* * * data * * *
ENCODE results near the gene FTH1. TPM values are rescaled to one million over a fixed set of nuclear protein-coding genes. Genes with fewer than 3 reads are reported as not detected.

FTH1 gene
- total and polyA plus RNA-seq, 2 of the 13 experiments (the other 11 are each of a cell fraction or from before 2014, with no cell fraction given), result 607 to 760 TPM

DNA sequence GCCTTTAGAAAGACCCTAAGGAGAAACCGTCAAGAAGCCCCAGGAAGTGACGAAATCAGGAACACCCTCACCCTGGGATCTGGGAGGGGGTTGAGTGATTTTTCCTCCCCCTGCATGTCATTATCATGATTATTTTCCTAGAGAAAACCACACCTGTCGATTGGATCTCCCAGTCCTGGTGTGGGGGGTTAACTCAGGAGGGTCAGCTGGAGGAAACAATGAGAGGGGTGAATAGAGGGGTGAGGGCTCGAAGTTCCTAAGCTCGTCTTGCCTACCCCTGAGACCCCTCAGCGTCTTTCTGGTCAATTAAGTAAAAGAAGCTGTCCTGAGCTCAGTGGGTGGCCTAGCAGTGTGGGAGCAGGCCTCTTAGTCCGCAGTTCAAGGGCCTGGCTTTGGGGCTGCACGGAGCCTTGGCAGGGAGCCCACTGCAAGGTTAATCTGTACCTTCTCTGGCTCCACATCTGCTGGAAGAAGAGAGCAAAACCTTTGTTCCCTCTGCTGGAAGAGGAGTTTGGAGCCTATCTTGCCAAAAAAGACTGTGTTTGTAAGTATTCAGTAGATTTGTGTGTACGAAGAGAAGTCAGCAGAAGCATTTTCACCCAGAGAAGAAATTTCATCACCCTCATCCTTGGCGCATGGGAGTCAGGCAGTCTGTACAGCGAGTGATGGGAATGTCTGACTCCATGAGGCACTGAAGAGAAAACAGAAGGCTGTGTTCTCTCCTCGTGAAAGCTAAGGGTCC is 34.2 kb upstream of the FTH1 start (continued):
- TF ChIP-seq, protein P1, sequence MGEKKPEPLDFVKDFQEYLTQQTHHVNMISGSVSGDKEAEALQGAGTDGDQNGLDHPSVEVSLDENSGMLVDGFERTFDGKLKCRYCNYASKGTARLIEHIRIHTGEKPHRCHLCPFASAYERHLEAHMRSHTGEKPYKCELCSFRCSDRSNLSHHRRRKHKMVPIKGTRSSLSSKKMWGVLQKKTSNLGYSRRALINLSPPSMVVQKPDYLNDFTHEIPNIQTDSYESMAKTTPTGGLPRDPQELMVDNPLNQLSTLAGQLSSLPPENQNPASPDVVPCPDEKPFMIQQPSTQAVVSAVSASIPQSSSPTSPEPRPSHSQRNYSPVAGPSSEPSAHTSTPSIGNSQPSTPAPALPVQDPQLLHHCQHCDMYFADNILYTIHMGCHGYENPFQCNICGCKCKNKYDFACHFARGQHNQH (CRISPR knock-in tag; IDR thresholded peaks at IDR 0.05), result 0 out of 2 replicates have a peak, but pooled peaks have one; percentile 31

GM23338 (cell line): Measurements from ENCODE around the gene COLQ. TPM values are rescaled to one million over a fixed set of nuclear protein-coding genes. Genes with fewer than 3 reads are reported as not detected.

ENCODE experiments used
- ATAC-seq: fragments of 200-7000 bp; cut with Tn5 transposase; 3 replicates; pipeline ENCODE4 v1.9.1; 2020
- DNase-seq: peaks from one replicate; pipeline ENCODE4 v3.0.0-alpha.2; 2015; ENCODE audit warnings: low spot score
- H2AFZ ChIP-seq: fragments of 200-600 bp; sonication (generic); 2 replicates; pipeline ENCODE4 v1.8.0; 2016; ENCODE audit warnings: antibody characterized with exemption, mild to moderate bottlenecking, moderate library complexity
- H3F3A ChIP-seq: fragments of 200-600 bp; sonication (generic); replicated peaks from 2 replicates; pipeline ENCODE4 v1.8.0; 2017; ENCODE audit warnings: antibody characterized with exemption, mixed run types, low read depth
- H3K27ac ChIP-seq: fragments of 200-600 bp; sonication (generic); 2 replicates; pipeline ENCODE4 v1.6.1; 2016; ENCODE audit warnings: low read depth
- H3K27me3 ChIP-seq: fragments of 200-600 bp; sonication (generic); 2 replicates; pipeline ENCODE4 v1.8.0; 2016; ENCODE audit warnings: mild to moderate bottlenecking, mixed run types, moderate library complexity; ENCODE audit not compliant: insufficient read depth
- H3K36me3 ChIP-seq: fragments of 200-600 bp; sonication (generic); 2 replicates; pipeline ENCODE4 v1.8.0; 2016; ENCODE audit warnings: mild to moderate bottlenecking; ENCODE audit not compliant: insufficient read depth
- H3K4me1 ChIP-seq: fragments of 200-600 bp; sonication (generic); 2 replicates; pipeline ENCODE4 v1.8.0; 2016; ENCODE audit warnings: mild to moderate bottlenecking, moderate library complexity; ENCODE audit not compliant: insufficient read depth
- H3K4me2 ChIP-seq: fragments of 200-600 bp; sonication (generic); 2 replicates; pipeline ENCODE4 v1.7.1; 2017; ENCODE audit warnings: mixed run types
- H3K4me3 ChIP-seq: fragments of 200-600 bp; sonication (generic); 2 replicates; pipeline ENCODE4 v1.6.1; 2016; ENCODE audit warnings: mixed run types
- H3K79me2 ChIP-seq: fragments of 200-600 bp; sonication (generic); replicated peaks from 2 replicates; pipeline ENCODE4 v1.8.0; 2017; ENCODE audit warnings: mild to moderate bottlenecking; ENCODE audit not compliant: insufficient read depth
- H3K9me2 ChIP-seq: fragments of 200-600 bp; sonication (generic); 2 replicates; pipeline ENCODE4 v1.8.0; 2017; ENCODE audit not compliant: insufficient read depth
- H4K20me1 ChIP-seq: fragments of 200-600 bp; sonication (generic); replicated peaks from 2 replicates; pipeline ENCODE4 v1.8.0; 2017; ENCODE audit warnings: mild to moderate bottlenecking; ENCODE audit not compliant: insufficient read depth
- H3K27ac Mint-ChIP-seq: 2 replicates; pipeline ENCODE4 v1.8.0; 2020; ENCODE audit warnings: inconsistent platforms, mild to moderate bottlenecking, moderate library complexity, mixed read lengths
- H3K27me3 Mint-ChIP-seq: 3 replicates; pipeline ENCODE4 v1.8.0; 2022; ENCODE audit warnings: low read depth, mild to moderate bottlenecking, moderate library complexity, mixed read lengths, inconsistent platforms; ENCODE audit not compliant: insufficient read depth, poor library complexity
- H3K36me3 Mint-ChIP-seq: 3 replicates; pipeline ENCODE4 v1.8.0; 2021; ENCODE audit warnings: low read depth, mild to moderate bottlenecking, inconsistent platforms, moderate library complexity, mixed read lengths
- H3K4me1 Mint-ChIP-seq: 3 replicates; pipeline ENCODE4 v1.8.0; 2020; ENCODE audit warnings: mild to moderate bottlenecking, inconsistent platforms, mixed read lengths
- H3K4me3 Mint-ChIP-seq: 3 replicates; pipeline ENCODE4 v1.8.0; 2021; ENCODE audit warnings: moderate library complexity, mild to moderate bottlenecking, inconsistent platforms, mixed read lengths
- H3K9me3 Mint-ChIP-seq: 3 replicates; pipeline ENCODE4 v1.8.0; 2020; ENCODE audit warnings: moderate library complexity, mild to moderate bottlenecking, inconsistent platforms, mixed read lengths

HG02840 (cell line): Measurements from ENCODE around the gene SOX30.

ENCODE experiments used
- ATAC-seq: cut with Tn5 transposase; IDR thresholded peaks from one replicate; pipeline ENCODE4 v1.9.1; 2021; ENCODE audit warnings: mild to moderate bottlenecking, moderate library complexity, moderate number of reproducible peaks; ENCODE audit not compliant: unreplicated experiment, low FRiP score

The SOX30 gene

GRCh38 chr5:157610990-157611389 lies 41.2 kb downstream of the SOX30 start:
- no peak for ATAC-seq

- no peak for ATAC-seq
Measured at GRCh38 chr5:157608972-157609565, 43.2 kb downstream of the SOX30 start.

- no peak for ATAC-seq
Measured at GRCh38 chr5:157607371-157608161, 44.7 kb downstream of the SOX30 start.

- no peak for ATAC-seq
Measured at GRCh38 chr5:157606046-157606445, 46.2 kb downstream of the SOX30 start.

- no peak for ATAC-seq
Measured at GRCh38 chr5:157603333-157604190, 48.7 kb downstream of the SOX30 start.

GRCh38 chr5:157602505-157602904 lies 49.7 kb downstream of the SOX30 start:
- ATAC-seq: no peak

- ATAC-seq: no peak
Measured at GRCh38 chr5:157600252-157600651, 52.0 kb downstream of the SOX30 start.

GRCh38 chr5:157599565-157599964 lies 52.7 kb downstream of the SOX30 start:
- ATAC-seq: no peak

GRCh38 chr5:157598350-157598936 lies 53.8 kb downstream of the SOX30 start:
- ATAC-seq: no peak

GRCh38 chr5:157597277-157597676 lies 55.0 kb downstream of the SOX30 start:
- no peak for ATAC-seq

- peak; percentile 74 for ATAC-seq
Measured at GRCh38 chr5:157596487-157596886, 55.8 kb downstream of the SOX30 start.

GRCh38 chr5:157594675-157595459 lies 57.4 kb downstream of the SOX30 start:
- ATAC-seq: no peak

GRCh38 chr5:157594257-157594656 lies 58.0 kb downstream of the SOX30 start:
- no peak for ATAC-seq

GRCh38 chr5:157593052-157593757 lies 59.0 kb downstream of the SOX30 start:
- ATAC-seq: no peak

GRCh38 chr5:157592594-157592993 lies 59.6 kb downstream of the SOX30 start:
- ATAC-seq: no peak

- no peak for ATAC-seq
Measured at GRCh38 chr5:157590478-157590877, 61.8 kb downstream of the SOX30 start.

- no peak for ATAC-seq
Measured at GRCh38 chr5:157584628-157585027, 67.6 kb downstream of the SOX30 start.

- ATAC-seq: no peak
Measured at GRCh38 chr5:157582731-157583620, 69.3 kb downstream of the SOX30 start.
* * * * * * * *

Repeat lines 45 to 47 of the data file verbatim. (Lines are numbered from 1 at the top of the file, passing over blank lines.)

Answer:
GRCh38 chr5:157599565-157599964 lies 52.7 kb downstream of the SOX30 start:
- ATAC-seq: no peak

GRCh38 chr5:157598350-157598936 lies 53.8 kb downstream of the SOX30 start: